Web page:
Streaming video and audio content over the Internet is becoming more popular, and the P2P network model can be used for this application. P2P does not need support from Internet routers, making it cost effective and simple to deploy. A peer simultaneously acts as a client and a server. A video stream can be downloaded from one set of peers and at the same time uploaded to another set of peers, so P2P streaming can significantly decrease the required bandwidth.
The goal of P2P streaming is to maximize the quality of media delivered to individual peers in a scalable fashion, despite the heterogeneity and irregularity of each peer’s capabilities and link speeds. The amount of resources available to the system physically grows with the number of peers. Each peer should be able to continuously receive suitable content from its connected peers, as long as those peers are offering enough outgoing bandwidth.
Compared to file exchange networks, big P2P video streaming networks have to resolve a number of system and networking issues. P2P streaming has stiff timing requirements for efficient audio and video content delivery. Usually, stream data is played and passed to other peers as soon as it’s received. Stream packets that are received with unadaptable delay are considered lost, and that causes visible degradation. Peers usually have limited upload speeds since the Internet was designed for the client/server paradigm and applications. Network congestion can also cause packets to be lost or delayed.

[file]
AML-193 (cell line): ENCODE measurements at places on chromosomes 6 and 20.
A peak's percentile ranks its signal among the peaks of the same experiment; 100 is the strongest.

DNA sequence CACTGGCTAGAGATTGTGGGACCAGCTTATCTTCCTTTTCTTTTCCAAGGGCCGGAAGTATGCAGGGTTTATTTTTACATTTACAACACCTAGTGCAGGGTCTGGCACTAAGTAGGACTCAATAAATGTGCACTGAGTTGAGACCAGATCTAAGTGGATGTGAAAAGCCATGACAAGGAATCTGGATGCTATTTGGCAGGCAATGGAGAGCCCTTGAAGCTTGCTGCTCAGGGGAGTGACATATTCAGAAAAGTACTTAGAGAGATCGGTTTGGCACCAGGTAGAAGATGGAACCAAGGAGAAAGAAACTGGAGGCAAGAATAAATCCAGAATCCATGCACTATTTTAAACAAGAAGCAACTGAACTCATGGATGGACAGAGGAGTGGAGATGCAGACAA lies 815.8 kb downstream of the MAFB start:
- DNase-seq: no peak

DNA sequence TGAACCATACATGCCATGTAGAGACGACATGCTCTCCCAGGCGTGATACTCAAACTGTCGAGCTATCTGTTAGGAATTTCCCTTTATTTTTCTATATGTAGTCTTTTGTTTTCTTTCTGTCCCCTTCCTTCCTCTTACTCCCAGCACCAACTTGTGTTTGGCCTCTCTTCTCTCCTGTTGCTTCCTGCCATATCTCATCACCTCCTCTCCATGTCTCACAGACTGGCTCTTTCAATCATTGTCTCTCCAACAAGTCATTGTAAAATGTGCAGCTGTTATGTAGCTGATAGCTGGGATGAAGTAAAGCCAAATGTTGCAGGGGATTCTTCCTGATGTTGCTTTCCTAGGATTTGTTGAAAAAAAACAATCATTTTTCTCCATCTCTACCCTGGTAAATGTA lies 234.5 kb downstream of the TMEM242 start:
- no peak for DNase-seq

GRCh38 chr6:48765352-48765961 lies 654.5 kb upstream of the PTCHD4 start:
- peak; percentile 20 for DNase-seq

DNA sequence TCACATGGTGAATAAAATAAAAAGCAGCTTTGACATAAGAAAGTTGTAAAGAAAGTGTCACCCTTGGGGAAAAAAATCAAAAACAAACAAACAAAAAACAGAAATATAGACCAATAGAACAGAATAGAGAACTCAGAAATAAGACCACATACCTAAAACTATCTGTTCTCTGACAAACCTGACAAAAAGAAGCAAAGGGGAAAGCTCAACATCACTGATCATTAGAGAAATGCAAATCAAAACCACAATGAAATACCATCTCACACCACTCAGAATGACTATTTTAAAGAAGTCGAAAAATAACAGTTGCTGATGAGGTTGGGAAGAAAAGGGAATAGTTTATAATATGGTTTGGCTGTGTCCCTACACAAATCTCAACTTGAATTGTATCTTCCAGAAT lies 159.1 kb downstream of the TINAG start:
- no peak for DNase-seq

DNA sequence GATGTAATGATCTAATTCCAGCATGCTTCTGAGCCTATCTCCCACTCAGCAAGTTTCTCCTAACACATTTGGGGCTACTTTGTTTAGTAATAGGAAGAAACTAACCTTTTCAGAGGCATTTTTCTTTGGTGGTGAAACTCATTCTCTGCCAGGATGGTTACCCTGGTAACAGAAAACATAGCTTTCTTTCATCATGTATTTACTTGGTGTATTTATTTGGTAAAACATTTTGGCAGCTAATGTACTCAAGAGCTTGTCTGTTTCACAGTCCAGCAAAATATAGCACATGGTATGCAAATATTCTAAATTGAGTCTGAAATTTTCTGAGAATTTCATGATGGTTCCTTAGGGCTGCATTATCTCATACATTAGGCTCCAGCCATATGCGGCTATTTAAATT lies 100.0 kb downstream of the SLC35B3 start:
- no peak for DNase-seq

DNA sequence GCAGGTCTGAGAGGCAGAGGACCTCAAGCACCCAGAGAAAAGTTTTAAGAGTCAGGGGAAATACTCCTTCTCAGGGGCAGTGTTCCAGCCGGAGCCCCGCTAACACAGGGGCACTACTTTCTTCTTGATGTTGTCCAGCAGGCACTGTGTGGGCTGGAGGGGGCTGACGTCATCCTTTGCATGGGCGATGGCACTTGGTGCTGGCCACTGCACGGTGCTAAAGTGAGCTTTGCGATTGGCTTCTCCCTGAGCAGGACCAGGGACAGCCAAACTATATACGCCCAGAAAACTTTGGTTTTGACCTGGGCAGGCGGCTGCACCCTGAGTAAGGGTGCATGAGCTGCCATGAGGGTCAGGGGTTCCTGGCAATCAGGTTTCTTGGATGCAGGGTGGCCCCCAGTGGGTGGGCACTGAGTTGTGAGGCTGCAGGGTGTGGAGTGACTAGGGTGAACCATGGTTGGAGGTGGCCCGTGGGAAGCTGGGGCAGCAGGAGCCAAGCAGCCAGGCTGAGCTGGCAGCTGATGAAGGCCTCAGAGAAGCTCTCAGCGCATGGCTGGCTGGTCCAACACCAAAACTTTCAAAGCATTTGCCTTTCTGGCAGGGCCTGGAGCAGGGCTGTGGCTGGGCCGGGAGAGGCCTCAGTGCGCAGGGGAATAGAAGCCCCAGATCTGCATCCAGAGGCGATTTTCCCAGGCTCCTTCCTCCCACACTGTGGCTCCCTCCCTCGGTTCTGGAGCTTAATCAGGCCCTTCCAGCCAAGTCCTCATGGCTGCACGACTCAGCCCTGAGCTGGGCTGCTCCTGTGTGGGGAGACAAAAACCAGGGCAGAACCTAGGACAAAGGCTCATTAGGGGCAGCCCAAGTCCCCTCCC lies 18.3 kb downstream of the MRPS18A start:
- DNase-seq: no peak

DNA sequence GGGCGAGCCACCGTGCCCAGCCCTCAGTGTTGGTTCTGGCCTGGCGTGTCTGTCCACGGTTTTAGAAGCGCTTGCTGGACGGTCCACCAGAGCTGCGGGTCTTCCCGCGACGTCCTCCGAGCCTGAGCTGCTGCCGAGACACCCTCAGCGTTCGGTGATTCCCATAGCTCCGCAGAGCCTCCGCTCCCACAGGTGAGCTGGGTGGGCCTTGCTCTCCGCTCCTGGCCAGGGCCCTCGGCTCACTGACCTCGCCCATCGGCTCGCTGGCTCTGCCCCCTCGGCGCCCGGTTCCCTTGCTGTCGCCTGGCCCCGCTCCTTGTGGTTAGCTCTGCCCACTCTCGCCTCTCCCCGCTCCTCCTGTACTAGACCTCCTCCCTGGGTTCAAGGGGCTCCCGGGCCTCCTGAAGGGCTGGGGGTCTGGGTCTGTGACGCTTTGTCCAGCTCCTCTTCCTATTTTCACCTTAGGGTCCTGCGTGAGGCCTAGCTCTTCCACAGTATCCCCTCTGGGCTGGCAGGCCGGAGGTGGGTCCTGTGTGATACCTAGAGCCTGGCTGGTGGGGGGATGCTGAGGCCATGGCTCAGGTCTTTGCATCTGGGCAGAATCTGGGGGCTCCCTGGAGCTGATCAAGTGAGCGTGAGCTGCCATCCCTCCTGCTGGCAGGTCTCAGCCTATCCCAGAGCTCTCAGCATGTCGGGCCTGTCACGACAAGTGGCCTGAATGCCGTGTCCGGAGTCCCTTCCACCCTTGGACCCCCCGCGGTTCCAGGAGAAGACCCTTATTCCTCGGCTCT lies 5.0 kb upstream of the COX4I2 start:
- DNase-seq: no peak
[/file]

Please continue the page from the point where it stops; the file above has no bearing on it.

In a P2P network, video content may be forced to go through a number of intermediate receivers which may cause excessive end-to-end delay. Also, the behavior of peers is unpredictable. They may join and leave the service at any time, and therefore disrupt their successors. Receiving peers have to store some amount of data and exchange state information with each other to preserve connectivity. The control overhead at each receiver should be small to prevent excessive use of network resources and not to exceed the resource limitation at each receiver. Organizing the peers into a high quality overlay for distribution is a challenging problem, especially if the broadcasted video requires high bandwidth and low latency.
P2P streaming systems can be categorized as either live-streaming or on-demand. The technology behind them may be tree-based, mesh-based or a hybrid scheme.